Reviewed by David L. Schriber
The fourth annual Windsor Window on the Arts took place on the village green Saturday, Sept. 17. (It was a welcome break from the depressing scenes of devastation from recent flooding. In that regard,Windsor village fared somewhat better this time than five years ago.) The day opened bright and sunny as volunteers paraded puppets from the now-defunct Binghamton First Night around and amidst the various artists, then fastened the puppets to stand sentinel over the relaxed and cheery crowd.
A wide variety of artists attended this juried show, representing the graphic, ceramic, textile, metal, performing and folk arts. Music groups performed in the gazebo for folks seated in folding chairs on the lawn. We liked Dan Burdick’s opening bluegrass and folk rock guitar vocals. Some of our other stops:
Ugandan-born Deo Lutwama’s oil painting celebrated saturated deep primary colors typical of African art. We bought a delicate blown-glass pumpkin from George Kennard, a Corning glass blower and private artisan from Burdett. Photographer and digital artist Michael Musante from Deposit displayed examples of faded, torn or water-soaked photographs he has restored, recovering most of their original content (something probably many folks would find useful after our floods). Owego oil painter Bob Merwin’s paintings fortunately survived the flooding in “the coolest small town in America.” Also from Owego we found Angie Gray, whose hand-cut paper silhouette art we’ve enjoyed previously. Newark Valley weaver Denise Tarbox, dressed in period costume, spun at her wheel. Having experimented with segmented wood turning many years ago, I could appreciate the fine woodcrafts of Endicott’s Richard Nolan. Intricate designs of another kind adorned Mia Sohn’s Ukrainian pysanky eggs.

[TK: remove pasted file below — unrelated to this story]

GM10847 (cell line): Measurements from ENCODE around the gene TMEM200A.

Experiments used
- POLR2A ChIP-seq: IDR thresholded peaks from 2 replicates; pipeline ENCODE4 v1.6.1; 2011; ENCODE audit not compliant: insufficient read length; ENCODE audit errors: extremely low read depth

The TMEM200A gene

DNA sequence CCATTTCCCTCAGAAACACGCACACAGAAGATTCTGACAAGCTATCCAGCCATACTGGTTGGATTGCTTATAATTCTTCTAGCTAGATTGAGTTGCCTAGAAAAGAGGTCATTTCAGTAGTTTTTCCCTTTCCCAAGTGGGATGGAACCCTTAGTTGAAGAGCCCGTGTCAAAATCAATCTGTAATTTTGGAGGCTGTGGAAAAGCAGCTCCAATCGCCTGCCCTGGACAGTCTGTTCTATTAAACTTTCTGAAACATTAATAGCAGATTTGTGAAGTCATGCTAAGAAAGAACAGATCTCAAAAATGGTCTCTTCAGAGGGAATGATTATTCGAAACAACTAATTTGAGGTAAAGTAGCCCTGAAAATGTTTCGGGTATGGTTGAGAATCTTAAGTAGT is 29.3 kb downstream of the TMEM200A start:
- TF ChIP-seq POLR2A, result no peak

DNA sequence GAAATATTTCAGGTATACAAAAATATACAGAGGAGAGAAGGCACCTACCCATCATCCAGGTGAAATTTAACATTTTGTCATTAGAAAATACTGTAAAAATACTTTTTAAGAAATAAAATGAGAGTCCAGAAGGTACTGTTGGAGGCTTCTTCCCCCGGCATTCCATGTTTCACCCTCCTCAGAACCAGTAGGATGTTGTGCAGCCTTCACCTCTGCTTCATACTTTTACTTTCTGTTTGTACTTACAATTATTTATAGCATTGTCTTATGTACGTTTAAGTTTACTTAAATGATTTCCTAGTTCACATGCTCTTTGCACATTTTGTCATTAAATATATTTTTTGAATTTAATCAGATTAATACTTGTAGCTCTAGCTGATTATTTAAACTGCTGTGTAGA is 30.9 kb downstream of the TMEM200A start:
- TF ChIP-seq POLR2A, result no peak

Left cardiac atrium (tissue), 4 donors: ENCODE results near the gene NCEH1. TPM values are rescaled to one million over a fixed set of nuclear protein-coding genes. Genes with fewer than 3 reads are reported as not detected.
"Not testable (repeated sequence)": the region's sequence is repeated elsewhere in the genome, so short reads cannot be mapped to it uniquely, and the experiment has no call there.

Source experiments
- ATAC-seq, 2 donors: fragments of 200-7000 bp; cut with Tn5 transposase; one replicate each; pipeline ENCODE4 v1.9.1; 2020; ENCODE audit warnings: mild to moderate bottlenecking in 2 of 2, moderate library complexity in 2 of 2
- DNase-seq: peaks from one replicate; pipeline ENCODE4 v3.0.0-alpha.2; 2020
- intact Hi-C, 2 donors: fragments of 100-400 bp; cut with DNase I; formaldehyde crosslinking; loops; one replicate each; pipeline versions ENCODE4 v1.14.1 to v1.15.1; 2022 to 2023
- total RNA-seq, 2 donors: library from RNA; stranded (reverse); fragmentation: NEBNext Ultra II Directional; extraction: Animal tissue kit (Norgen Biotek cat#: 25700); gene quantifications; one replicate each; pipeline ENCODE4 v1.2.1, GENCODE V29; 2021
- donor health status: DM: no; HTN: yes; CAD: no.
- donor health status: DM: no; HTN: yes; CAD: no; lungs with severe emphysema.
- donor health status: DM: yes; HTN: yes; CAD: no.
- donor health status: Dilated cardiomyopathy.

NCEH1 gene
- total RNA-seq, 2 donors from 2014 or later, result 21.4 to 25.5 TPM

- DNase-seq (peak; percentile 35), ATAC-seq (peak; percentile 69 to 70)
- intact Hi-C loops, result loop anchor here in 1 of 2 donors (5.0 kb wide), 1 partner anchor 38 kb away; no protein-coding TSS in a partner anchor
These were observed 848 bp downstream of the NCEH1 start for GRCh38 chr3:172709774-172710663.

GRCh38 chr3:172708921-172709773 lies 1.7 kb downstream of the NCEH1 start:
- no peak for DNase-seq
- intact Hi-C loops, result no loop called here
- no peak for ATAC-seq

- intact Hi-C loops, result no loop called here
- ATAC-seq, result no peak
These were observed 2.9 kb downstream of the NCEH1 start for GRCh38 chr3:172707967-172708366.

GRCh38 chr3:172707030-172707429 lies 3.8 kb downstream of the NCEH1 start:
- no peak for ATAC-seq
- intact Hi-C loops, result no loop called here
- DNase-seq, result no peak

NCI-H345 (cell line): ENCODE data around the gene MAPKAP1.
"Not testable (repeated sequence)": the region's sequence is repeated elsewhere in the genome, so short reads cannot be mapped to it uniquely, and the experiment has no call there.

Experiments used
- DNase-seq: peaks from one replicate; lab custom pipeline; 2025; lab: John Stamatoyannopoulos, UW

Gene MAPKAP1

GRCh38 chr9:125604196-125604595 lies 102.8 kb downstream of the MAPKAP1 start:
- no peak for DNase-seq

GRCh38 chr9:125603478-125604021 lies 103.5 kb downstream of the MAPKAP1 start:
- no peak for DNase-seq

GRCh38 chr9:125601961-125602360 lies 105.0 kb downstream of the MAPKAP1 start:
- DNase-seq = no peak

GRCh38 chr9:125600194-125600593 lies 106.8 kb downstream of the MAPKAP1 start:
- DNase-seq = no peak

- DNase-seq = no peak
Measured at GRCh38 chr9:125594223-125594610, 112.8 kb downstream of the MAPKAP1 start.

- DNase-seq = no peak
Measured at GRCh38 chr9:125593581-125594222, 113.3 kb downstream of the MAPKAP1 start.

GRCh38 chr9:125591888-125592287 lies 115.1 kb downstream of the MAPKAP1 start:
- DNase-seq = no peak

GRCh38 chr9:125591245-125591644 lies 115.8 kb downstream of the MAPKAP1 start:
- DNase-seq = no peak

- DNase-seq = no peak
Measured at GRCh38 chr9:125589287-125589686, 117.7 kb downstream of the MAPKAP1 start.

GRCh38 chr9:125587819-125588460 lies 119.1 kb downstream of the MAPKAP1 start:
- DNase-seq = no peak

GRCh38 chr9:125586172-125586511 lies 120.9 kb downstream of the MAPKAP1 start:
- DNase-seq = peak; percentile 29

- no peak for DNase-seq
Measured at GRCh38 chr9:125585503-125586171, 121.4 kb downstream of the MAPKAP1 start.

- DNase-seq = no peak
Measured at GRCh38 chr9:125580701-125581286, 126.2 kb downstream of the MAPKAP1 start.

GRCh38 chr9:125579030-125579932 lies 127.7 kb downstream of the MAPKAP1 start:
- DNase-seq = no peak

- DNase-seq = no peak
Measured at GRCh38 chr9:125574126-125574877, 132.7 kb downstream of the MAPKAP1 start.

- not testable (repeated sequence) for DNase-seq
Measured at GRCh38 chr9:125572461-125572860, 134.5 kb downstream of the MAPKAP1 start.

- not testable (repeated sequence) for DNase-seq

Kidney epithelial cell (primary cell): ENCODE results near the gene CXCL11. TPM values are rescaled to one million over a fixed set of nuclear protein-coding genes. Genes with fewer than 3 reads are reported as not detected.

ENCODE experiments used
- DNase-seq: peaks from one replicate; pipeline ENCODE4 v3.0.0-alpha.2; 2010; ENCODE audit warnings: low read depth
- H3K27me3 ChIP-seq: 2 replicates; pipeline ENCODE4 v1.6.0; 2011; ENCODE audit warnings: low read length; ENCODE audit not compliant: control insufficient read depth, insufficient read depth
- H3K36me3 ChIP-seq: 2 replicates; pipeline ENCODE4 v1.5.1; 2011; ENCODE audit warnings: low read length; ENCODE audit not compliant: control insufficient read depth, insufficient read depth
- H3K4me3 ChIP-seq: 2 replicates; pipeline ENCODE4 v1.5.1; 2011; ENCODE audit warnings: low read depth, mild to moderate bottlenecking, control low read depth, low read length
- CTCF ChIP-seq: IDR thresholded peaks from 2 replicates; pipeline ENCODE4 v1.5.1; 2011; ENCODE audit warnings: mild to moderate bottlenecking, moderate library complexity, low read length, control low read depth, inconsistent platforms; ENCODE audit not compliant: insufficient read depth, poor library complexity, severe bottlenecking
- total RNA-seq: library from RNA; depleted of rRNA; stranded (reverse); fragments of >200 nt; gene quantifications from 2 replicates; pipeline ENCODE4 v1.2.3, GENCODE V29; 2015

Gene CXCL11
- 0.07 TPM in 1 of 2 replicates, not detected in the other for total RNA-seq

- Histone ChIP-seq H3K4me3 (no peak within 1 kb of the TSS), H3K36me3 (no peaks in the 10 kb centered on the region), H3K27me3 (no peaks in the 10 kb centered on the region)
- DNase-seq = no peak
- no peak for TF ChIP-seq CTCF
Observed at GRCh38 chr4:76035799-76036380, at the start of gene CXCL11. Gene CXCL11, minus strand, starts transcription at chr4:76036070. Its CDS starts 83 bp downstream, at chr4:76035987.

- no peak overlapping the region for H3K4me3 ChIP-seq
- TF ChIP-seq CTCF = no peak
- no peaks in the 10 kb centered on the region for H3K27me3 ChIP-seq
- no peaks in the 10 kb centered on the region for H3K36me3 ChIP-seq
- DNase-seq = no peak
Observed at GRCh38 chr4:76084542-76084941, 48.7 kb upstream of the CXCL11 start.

Two blacksmiths demonstrated their craft, one with a modern gas forge, the other, Nanticoke 40-year veteran blacksmith Gary Hinman, cranked a hand bellows on his charcoal fire, its woody smoke beckoning the curious from across the green. On the north side, aromas from the food court attracted the hungry. A small farmer’s market along Main Street offered produce. Winding our way past the community house’s children’s activities, we found the funky folk art we were hoping to see again this year – Justin and Devan Whitaker’s JunkYard Friends from Horseheads, a whole menagerie of whimsical critters made from recycled tools and metal scrap. We saw lots of new creations, such as Sally the Snail, made from a pump body and a couple of box wrenches. Spinning flowers made from box fan blades were in abundance.
There also were historical presentations, chef demonstrations, and an EPAC dance preview. As last year, this arts festival was well planned and organized. Shuttles were available for those who couldn’t find parking nearby. Security was evident. This year’s expanded complimentary program featured photos and thumbnail biographies of the artists.
The Windsor Window on the Arts showcased a growing variety of local artists as well as some from afar – Susquehanna, Pa.; Rochester, and Clifton Park (near Albany).
This event will be an annual must-visit.
Judges John Brunnelli and Nancy Ryan chose the following winnters for the juried show at the fourth annual Window on the Arts festival:
Best of show
Bill Walsh and Barb Consentino (wood/mixed media)
First place: Bill Mutch, Midcoast Photo Service (photography)
Second place: Glenda Blake, Greenboat Designs (oil, colored pencil)
Third place: Felix Eddy (pen amd ink, acrylic)
First place: Lise Bouvet (fiber art, jewelry)
Second place: Chris Pettingill, CP Studios (clay/ceramics)
Third place: Frank Evangelisti (wood turning)
Mia Sohn (Pysanky, wax-resist on egg)
Justin Whitaker and Devan Whitaker, Junkyard Friends (metal sculpture)
Laurel Nugent Burgin (blacksmith/potter)
Windsor Window on the Arts a welcome respite
Reviewed by David L. Schriber